A plant may be healthy for years and suddenly the leaves start to turn yellow. Something has caused a change, and you need to play detective to find the cause and then follow through with a solution.
Too much or too little water will cause plant leaves to yellow. A quick assessment is to pick up the potted plant. If the plant is heavy, it has been overwatered and the roots cannot absorb the excess. A plant that is light is most likely lacking in water and is struggling to survive. Check the soil around outside plants for wet or dry conditions. Water the plant when the soil is too dry. If the plant is in soil that does not drain well, remove the plant and place it in a more suitable area with good drainage.
Yellow leaves may be the result of a lack of nitrogen or iron. First apply a fertilizer with nitrogen and check the results after three or four days. Stop using the nitrogen if there is no change in the yellow leaves and apply a fertilizer with iron. Fertilizers for houseplants and outside plants are available at garden centers. Read the label on the bag or container to see if your particular plant will benefit from the fertilizer.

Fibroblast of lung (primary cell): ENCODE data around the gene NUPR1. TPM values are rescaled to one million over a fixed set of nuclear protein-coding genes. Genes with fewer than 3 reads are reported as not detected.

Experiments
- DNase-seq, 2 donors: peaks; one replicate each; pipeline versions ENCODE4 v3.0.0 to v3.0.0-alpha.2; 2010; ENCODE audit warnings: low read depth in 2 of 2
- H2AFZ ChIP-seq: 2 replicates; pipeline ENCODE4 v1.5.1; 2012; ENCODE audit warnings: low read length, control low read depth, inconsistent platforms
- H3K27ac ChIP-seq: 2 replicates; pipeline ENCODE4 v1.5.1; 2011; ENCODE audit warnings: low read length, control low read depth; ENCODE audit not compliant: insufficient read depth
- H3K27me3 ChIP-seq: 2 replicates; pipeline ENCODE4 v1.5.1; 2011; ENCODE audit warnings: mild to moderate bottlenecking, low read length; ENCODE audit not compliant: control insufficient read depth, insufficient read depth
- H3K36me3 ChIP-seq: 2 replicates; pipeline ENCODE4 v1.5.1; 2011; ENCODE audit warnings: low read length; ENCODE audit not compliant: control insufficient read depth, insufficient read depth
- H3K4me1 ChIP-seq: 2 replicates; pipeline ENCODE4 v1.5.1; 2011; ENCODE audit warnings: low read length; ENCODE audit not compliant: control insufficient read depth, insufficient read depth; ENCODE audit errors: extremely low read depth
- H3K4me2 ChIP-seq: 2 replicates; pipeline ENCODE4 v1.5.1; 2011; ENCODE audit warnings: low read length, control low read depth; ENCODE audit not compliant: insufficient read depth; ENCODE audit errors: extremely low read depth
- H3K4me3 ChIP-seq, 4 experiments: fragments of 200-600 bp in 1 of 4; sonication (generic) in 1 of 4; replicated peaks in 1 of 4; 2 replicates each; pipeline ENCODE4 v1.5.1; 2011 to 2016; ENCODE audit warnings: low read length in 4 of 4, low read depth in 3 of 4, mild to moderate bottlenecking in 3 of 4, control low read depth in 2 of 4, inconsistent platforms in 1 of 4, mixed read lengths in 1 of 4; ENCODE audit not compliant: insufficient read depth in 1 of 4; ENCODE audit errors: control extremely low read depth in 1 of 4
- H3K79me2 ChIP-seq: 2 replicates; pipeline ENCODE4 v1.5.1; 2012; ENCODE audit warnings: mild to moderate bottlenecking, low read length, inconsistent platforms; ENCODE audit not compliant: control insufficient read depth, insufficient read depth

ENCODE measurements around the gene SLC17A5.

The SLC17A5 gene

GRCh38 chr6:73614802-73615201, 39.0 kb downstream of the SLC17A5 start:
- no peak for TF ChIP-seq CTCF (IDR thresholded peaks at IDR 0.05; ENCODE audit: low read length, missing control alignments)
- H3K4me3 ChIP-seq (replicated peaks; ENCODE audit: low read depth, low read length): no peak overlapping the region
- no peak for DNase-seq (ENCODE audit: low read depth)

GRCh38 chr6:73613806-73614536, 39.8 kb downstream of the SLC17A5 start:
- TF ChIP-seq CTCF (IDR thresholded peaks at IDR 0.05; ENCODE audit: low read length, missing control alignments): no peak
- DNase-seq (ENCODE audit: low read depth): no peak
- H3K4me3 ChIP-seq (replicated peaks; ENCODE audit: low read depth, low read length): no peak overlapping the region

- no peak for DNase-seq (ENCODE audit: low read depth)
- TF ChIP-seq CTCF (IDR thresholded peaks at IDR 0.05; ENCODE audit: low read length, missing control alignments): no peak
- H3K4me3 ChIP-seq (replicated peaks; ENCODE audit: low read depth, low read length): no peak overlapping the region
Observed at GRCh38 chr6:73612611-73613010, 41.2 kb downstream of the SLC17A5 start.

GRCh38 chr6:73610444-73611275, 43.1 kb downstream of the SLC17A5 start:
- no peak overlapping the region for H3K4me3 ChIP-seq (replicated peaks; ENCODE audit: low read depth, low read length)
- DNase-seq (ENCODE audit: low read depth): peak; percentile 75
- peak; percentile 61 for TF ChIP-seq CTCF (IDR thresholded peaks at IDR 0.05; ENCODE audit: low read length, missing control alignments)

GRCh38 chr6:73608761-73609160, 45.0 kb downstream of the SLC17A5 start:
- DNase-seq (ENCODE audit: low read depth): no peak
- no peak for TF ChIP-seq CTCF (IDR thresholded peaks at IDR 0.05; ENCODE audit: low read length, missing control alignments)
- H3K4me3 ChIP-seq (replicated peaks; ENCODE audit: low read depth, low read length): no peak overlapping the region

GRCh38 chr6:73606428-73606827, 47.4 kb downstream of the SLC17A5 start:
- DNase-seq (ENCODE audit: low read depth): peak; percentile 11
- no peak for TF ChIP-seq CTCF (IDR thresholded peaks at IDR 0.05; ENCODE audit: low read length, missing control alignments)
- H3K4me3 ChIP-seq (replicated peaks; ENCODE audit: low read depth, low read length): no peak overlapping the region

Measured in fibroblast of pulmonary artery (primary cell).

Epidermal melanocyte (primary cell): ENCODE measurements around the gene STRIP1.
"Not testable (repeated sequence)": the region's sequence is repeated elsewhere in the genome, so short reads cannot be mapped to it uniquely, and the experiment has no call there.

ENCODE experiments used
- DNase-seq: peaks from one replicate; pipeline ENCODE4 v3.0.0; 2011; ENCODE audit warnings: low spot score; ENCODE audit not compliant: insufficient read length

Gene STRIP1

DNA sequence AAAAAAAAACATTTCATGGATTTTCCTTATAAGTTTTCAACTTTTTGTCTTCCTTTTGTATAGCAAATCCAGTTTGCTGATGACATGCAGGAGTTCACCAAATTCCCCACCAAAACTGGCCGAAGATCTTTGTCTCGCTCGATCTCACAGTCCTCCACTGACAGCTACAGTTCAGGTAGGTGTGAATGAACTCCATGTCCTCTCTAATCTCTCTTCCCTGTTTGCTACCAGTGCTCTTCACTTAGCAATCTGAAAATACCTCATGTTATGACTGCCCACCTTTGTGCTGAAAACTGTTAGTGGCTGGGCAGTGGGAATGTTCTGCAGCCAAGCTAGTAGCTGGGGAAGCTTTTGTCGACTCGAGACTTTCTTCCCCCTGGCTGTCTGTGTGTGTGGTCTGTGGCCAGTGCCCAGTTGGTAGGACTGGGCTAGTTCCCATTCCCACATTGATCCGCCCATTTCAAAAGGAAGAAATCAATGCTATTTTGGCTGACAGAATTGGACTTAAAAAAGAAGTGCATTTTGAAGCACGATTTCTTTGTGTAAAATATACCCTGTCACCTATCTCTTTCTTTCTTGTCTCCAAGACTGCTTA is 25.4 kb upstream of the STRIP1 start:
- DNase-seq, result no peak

Changing the location of a houseplant may affect its growth. A new room could have a different level of humidity that could affect the plant. Reducing or adding sunlight will also affect the plant. A cold draft from a window or exposure to an outside door might also be a problem.
Examine the soil and plant leaves for insect infestation. If insects have invaded the plant, you will need to identify the invader and purchase the correct powder or spray to rid the plant of the insect. A soapy solution of dish detergent and water may eliminate some bugs from houseplants, followed by wiping the bugs from the leaves.